Face dermatitis

2: Face dermatitis


Facial rashes are particularly bothersome to patients because of how conspicuous they are. These rashes have an exceptionally broad differential diagnosis and appropriately diagnosing these conditions is critical to adequate management. This chapter discusses atopic dermatitis, allergic contact dermatitis, seborrheic dermatitis, actinic keratosis, actinic cheilitis, angular cheilitis, acute cutaneous lupus, orolabial herpes, and discoid lupus.

Key terms:

atopic dermatitis

allergic contact dermatitis

seborrheic dermatitis

actinic keratosis

actinic cheilitis

angular cheilitis

acute cutaneous lupus

orolabial herpes

discoid lupus

Atopic dermatitis—face

Clinical features

Differential diagnosis

The differential for facial AD includes irritant contact dermatitis (ICD), allergic contact dermatitis (ACD), seborrheic dermatitis, discoid lupus erythematosus, tinea faciei, and psoriasis.


Initial steps in management

Warning signs/common pitfalls

The biggest pitfall when managing AD in any location is failure to promote patient adherence to a dry skin care management regimen. Such a regimen is essential for achieving and maintaining disease control in patients with AD; failure to implement a daily dry skin care regimen ensures treatment failure.

Patients with facial dermatitis are frequently noncompliant with therapy if topical medications with poor cosmesis (e.g., ointments) are prescribed.

Failure to identify coexisting dermatoses such as ICD to cosmetics, ACD (including to topical corticosteroids), and/or head and neck dermatitis can interfere with successful management.


You have atopic dermatitis, also known as “eczema.” Atopic dermatitis is usually an inherited chronic skin condition (meaning there is no cure) that occurs in people who have skin that does not retain enough water and that does not adequately protect itself against outside allergens. Your skin is sensitive, prone to dryness, and susceptible to becoming itchy and developing rashes.

Individuals with atopic dermatitis develop skin inflammation from within in response to the environment around them. This inflammation makes the skin red and itchy. Importantly, there is no one allergen that causes your skin disease. Additionally, dietary changes have not been reported in the medical literature as curing your disease.

Treating your skin disease requires that you keep your skin healthy by moisturizing it and by avoiding exposure to things that irritate it. To keep your skin healthy, it is important that you wash your face with a gentle cleanser twice daily using your hands instead of a washcloth. After cleansing your face, you should immediately apply a moisturizer. Some people find it helpful to use a different, lighter moisturizing cream (such as a lotion or light cream) in the morning than the one they use at night because the heavy moisturizers (heavy creams or ointments) that are better for keeping the skin hydrated (e.g., CeraVe moisturizing cream or Eucerin Advanced Repair cream) may not be cosmetically suitable for use during the daytime. While your skin is still red and irritated, it is important that you do not apply any cosmetics or fragrances because these can inflame or irritate your skin.

Your doctor has prescribed you a topical mild steroid cream. You should use this cream twice daily only for 7 to 10 days, at which time the redness and irritation should be gone. Alternative steroid-sparing creams may also be prescribed for more chronic or intermittent use.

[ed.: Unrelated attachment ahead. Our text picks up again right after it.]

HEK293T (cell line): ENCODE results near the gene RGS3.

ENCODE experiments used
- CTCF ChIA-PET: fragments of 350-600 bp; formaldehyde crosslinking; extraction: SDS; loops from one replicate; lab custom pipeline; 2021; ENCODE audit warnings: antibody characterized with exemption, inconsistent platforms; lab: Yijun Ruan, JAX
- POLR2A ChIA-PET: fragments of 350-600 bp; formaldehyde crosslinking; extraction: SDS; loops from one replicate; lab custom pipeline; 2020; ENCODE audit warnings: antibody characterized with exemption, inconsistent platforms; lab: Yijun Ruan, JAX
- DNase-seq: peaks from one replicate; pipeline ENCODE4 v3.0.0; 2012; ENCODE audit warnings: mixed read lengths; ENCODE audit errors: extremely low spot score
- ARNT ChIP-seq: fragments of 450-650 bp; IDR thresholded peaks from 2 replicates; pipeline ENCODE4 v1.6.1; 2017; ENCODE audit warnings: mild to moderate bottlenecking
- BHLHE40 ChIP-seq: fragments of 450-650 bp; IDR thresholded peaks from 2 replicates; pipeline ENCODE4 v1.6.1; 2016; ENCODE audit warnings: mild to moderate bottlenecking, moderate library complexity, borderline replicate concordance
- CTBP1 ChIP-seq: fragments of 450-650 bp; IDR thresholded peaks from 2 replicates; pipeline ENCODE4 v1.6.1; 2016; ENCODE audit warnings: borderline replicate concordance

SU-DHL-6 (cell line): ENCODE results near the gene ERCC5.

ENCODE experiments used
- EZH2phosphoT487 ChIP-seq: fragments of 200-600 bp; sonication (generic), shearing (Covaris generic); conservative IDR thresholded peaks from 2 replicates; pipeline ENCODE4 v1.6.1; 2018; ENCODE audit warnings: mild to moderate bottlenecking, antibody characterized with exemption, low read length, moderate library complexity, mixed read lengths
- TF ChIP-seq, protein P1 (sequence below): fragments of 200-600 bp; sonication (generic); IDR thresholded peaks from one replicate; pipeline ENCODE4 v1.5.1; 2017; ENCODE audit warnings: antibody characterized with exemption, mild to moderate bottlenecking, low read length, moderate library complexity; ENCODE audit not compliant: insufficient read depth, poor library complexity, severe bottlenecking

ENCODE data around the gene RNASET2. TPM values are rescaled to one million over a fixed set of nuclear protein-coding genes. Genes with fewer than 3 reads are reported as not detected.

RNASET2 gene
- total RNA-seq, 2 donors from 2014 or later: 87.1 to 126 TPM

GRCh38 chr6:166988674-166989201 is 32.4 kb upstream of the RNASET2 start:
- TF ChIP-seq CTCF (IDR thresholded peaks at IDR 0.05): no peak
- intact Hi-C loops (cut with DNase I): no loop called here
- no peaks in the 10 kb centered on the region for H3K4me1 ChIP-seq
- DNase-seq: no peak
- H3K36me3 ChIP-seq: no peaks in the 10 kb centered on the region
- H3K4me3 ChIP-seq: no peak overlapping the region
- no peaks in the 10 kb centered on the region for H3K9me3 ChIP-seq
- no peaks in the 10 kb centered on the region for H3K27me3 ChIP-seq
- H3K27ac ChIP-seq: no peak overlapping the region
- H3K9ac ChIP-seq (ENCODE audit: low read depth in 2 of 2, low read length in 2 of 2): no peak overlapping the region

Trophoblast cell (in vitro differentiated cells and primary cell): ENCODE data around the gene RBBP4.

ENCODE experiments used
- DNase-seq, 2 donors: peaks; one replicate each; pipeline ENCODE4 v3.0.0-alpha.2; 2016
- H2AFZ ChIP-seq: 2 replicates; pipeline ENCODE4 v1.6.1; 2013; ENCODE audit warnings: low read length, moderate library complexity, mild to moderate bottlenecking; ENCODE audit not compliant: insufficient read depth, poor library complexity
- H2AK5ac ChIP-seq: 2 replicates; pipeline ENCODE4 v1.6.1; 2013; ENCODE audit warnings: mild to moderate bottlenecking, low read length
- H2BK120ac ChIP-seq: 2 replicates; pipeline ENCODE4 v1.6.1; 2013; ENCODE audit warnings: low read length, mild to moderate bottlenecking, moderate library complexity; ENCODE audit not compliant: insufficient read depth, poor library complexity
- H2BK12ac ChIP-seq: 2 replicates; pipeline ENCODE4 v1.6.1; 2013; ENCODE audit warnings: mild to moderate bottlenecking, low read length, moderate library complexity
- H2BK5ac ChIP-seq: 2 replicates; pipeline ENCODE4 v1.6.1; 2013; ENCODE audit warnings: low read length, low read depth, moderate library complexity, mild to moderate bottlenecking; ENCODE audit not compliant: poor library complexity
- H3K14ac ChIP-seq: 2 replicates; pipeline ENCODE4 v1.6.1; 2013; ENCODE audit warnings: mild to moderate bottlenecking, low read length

These prescription creams are not a substitute for your moisturizer and should be used with your moisturizer, not instead of your moisturizer. Once the redness and irritation has resolved, you can stop the prescription cream, although you may need to restart it if the redness and irritation return. The topical steroid prescribed cream can cause side effects if you use it too frequently or if you use it for too long. This includes possible thinning of the skin, increased visibility of blood vessels in the area of application, discoloration of the skin, and potentially an acnelike rash. Additionally, if this cream is applied around the eye it can cause an increase in eye pressure, which can result in glaucoma, a vision-threatening eye disease. Please tell your doctor if you have a personal or family history of glaucoma.

Atopic dermatitis is cyclical, which means you will have times when your rash is much better and times when it is much worse. Different people flare for different reasons. You should try your best to identify things that are unique triggers for your atopic dermatitis. You will have to work with your doctor over time to find a skin care regimen that is right for you and that keeps your skin disease under control.

Periocular and periotic psoriasis (see ch 3, psoriasis)

Seborrheic dermatitis—face

Clinical features

Differential diagnosis

The differential for facial seborrheic dermatitis includes psoriasis, ICD, acute cutaneous lupus erythematosus, ACD, Darier disease, rosacea, and, rarely, drug reactions.


Initial steps in management

There is no cure for seborrheic dermatitis. The course is chronic with waxing and waning. Failure to emphasize the importance of using a maintenance therapy virtually guarantees disease recurrence and patient dissatisfaction.

Treatments for seborrheic dermatitis are primarily divided into topical antifungals and topical antiinflammatory agents.



Warning signs/common pitfalls

Consider a patient’s bathing habits when treating seborrheic dermatitis because infrequent bathing and infrequent shampooing are a common cause of treatment failure/nonadherence to medicated shampoos.